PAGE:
000007fef8f3ec90  40000bd       48        System.String  0 instance 0000000000000000 _stackTraceString
000007fef8f3ec90  40000be       50        System.String  0 instance 0000000000000000 _remoteStackTraceString
000007fef8f45f00  40000bf       70         System.Int32  1 instance                0 _remoteStackIndex
000007fef8f3e580  40000c0       58        System.Object  0 instance 0000000000000000 _dynamicMethods
000007fef8f45f00  40000c1       74         System.Int32  1 instance      -2146233054 _HResult
000007fef8f3ec90  40000c2       60        System.String  0 instance 0000000000000000 _source
000007fef8f41698  40000c3       68        System.IntPtr  1 instance                0 _xptrs
000007fef8f45f00  40000c4       78         System.Int32  1 instance       -532459699 _xcode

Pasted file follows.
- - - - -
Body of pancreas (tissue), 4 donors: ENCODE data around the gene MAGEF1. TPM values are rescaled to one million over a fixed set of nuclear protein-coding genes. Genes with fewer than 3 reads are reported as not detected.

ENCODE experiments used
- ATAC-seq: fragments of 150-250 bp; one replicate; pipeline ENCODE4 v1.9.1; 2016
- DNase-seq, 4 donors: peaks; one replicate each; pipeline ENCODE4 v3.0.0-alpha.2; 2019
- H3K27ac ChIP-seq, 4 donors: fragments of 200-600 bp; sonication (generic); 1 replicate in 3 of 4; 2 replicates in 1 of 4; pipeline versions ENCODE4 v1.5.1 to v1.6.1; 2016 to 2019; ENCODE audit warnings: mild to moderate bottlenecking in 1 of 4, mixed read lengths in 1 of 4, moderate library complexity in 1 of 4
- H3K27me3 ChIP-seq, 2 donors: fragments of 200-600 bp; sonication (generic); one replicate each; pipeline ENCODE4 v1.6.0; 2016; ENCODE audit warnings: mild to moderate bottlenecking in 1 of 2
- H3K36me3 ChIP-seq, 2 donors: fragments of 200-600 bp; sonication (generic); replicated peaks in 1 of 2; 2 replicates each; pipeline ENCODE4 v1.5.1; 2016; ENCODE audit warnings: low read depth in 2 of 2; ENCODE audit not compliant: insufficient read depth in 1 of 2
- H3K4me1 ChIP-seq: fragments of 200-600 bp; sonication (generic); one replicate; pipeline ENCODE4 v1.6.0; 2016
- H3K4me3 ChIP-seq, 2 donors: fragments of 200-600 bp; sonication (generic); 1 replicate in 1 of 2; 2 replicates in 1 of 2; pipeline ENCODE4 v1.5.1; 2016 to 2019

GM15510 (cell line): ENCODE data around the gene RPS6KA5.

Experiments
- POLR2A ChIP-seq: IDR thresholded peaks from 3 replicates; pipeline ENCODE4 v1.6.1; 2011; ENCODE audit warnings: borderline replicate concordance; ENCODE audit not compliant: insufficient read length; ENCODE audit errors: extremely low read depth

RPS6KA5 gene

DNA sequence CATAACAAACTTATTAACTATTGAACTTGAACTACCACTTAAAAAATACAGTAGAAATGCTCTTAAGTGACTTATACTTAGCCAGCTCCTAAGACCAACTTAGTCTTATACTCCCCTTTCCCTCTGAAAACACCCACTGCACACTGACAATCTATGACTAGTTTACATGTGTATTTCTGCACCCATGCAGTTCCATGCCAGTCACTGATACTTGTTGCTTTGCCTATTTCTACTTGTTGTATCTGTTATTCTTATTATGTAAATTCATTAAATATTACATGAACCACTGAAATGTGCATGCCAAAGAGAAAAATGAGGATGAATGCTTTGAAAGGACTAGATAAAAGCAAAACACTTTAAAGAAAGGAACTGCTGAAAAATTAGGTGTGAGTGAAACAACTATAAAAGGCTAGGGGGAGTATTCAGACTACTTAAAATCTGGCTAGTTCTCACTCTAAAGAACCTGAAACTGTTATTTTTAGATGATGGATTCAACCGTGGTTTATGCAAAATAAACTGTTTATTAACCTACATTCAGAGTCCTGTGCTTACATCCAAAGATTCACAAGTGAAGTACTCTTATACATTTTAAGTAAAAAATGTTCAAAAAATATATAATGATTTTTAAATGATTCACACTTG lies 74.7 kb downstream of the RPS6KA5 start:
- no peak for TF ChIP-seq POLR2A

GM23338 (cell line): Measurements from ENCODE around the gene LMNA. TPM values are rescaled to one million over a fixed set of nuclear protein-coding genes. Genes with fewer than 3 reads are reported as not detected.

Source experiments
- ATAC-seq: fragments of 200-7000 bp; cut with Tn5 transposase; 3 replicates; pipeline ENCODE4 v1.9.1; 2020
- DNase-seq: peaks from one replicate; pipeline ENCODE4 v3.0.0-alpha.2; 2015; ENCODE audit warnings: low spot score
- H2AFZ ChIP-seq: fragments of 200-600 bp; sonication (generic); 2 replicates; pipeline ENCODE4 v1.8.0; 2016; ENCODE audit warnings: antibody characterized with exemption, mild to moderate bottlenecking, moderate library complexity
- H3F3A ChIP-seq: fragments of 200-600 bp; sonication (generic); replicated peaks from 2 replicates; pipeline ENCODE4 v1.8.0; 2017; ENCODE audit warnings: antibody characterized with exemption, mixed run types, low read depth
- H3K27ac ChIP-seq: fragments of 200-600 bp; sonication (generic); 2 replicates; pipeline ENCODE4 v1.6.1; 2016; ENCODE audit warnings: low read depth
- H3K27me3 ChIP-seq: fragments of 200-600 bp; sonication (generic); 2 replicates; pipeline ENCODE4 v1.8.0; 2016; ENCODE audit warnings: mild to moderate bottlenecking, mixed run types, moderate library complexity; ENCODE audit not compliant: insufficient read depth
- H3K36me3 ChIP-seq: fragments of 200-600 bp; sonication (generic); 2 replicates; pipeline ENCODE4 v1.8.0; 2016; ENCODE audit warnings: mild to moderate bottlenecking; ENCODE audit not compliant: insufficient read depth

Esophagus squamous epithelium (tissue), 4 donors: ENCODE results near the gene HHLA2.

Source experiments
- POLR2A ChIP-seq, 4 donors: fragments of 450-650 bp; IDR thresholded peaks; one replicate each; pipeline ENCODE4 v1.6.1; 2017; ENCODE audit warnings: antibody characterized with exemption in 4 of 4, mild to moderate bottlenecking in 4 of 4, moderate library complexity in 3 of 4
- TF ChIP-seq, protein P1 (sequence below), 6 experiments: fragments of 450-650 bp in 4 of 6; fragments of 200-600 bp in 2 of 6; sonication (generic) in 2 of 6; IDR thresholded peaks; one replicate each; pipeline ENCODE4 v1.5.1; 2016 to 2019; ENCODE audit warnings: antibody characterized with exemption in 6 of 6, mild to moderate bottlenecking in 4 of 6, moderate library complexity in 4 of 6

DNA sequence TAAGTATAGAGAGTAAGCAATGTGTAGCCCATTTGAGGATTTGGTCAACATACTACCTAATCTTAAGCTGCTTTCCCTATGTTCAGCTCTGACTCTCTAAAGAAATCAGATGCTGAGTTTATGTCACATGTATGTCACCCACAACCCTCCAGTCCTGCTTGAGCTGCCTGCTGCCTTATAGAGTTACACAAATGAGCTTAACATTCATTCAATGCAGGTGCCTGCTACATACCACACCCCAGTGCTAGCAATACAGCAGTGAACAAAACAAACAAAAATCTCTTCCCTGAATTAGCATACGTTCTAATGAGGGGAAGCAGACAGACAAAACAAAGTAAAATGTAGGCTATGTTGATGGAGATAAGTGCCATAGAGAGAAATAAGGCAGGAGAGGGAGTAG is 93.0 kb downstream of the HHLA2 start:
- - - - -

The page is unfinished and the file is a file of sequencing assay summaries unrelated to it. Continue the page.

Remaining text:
000007fef8f3ec90  40003b9       80        System.String  0 instance 00000000027a83e8 ClassName
000007fef8f3ec90  40003ba       88        System.String  0 instance 00000000027a8468 AssemblyName
000007fef8f3ec90  40003bb       90        System.String  0 instance 0000000000000000 MessageArg
000007fef8f45f00  40003bc       7c         System.Int32  1 instance      -2146233054 ResourceId

And then we want to see the actually message. And _message is just another String object, so we just need to use !do one more time:

0:007>!do 00000000027a8720

Name: System.String
MethodTable: 000007fef8f3ec90
EEClass: 000007fef8b4b038
Size: 586(0x24a) bytes
(C:\Windows\assembly\GAC_64\mscorlib\2.0.0.0__b77a5c561934e089\mscorlib.dll)
String: Could not load type MyCompany.MyProduct.TestImplementation.ITreeNode`1' from assembly 'TestImplementation, Version=1.0.523.0, Culture=neutral, PublicKeyToken=9396306c2be7fcc4'.